We had one of those huge summer thunderstorms the other night. The kind of storm that makes you want to crack your window open a little bit further so you can hear the rain coming down, and the thunder, and pray that the eavestroughs are not blocked by any leaves or twigs, or that the roof hasn’t found new ways to seep water into your home.
The next morning my wife was surprised to see that our mailbox had come away from our house and was laying on the ground. It was a bit weird because there didn’t seem to be overly strong winds associated with the storm, but there you go. This mailbox was made entire of wood, and so when it was flung from our house and onto the sidewalk, it did what most older wooden things do: it splintered and cracked. It was beyond repair. We needed to get a new one.
Truth be told, I wasn’t sad to see it go. We had it for almost the entire time we have lived in our house, and I harboured a secret hatred of the damn thing this entire time.
I don’t even know where the stupid thing came from, but I have my hunches. Because it was wooden and “folk arty”, there’s an excellent chance that it somehow came from my Mom’s place. I still remember the first few days of taking possession of the house. We cleaned it from top to bottom, got the hardwood floors refinished, painted everything, put new carpet down in the bedrooms, got rid of old curtains, you name it. The mailbox that came with the house seemed fine to me, in that it was a mailbox. The letter carrier could open the top and slip envelopes inside, and then sometime later that day, the homeowner could also easily open the top and retrieve the letters and bring them inside. And yet despite the fact that this mailbox seemed absolutely normal and functional in its “mailboxedness”, I was surprised to come home one day to see this wooden monstrosity had taken its place.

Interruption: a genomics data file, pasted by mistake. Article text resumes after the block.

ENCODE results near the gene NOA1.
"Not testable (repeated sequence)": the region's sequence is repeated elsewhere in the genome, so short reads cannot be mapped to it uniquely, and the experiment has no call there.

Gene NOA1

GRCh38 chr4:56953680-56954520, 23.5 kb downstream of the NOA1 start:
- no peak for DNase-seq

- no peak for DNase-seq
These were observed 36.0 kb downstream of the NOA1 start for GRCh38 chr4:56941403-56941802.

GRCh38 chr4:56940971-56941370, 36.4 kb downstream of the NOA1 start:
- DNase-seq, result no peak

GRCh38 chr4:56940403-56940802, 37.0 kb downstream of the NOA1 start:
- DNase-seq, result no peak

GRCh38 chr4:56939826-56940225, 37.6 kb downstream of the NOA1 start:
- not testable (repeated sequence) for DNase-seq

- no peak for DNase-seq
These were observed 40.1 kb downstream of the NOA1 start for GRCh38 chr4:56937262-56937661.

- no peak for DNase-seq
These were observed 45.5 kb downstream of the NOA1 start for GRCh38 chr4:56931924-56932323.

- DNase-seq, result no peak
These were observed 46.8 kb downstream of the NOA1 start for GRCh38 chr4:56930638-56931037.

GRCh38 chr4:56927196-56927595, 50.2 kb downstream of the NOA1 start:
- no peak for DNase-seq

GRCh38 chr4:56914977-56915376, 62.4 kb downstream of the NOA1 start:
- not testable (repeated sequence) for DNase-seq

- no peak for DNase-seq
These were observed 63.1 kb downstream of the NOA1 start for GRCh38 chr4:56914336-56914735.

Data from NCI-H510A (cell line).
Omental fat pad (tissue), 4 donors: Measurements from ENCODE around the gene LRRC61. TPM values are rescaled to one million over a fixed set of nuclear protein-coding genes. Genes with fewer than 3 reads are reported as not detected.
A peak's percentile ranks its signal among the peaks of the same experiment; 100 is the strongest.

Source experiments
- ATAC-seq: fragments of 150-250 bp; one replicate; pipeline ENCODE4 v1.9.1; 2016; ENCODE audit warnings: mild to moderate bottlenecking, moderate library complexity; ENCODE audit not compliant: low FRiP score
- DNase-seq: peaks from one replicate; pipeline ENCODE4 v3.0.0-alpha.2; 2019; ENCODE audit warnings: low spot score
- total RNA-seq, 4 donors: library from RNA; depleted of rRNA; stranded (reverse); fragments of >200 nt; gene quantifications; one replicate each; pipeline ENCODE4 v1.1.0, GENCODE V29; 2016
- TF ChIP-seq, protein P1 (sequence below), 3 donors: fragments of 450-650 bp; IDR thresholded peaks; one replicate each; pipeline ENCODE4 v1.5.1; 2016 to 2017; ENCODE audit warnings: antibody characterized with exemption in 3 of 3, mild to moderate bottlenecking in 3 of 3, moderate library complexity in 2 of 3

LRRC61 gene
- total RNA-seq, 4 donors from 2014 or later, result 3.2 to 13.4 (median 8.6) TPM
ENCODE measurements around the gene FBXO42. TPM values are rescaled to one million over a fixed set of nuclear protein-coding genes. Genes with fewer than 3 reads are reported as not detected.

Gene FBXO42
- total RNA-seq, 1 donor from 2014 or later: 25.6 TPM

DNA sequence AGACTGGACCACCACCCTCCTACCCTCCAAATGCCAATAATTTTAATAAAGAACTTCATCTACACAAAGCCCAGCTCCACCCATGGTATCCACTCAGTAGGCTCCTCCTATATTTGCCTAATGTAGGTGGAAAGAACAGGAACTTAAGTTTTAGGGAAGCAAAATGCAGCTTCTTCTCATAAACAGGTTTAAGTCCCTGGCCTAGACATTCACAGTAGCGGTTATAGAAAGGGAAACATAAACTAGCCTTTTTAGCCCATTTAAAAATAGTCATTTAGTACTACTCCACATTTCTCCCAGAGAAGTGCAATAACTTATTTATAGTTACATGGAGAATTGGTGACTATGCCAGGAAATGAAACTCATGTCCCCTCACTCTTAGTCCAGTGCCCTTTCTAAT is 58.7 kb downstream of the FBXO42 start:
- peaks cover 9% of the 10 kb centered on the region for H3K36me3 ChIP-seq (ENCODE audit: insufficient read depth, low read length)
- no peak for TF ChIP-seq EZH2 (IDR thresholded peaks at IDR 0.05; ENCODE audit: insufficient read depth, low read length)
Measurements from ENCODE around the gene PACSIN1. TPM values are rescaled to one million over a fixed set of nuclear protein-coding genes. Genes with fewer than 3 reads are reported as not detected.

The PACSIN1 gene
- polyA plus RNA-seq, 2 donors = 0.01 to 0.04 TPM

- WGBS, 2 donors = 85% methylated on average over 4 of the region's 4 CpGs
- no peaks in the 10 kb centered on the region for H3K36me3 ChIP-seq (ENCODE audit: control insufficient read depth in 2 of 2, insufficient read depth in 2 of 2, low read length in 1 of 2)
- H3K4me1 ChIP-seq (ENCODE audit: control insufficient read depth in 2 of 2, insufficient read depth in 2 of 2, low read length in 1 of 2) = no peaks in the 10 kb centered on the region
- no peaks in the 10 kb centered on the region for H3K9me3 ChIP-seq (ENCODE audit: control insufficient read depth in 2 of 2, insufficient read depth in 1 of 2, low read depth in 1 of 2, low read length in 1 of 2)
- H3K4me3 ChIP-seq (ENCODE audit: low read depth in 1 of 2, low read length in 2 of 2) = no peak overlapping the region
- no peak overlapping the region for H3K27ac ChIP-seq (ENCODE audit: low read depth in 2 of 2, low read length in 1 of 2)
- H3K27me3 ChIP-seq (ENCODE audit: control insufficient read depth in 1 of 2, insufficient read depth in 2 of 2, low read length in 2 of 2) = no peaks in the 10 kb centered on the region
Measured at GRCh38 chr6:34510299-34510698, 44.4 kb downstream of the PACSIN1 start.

First of all, it was ugly. It looked like a rejected jr. high shops project, and it seemed to stand out, rather than blend in. Your eyes were drawn to it. Mailboxes should be neither seen nor heard, right? The second thing I didn’t like about it was that it was riddled with folk art style cut outs, which I guess were artsy, but resulted in soaked letters if the wind was blowing the right way on a rainy day. The third thing I didn’t like about it was the little design and saying on the lid. It had a silhouette of a cat family. You could see what was probably the mommy cat, the daddy cat, and a couple of kittens lined up in profile. Above this family of cats there was a phrase. I believe it said, “Families are Forever”.
First of all, I am no friend to the cat. I’m allergic to the best of them, and I hate the worst of them, and this mailbox was suggesting that not only was this house “cat friendly” but it was also suggesting that maybe we had a cat or two on the premises, which was patently false. It’s so bad I have to take an anti-histamine before I put on a “Cat Empire” CD. And yet one of my favourite musicals is Cats! What I’m trying to say, people, is that I am complex, like Charlotte Bronte’s Mr. Rochester. The only difference is that I don’t have a crazy wife locked up in the attic. She’s free to live on the main floor here.